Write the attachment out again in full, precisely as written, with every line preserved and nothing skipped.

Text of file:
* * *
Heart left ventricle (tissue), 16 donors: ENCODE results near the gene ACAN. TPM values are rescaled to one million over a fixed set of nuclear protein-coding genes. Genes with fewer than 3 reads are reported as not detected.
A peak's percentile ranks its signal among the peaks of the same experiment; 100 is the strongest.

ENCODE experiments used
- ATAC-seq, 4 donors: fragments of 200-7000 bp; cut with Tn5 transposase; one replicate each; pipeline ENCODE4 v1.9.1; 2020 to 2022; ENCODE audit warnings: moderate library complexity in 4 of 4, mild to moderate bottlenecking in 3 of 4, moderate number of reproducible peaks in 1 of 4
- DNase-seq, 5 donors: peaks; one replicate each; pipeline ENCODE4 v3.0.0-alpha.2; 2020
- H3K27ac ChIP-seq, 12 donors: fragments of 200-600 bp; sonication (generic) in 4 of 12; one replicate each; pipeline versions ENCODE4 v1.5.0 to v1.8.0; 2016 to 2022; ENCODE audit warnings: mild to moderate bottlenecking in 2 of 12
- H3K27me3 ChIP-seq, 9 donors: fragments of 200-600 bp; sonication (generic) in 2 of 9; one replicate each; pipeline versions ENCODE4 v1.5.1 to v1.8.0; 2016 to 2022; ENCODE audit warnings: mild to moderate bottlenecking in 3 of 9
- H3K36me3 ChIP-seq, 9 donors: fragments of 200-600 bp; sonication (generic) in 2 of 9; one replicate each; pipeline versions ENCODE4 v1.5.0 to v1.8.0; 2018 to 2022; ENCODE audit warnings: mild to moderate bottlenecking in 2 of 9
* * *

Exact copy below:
Heart left ventricle (tissue), 16 donors: ENCODE results near the gene ACAN. TPM values are rescaled to one million over a fixed set of nuclear protein-coding genes. Genes with fewer than 3 reads are reported as not detected.
A peak's percentile ranks its signal among the peaks of the same experiment; 100 is the strongest.

ENCODE experiments used
- ATAC-seq, 4 donors: fragments of 200-7000 bp; cut with Tn5 transposase; one replicate each; pipeline ENCODE4 v1.9.1; 2020 to 2022; ENCODE audit warnings: moderate library complexity in 4 of 4, mild to moderate bottlenecking in 3 of 4, moderate number of reproducible peaks in 1 of 4
- DNase-seq, 5 donors: peaks; one replicate each; pipeline ENCODE4 v3.0.0-alpha.2; 2020
- H3K27ac ChIP-seq, 12 donors: fragments of 200-600 bp; sonication (generic) in 4 of 12; one replicate each; pipeline versions ENCODE4 v1.5.0 to v1.8.0; 2016 to 2022; ENCODE audit warnings: mild to moderate bottlenecking in 2 of 12
- H3K27me3 ChIP-seq, 9 donors: fragments of 200-600 bp; sonication (generic) in 2 of 9; one replicate each; pipeline versions ENCODE4 v1.5.1 to v1.8.0; 2016 to 2022; ENCODE audit warnings: mild to moderate bottlenecking in 3 of 9
- H3K36me3 ChIP-seq, 9 donors: fragments of 200-600 bp; sonication (generic) in 2 of 9; one replicate each; pipeline versions ENCODE4 v1.5.0 to v1.8.0; 2018 to 2022; ENCODE audit warnings: mild to moderate bottlenecking in 2 of 9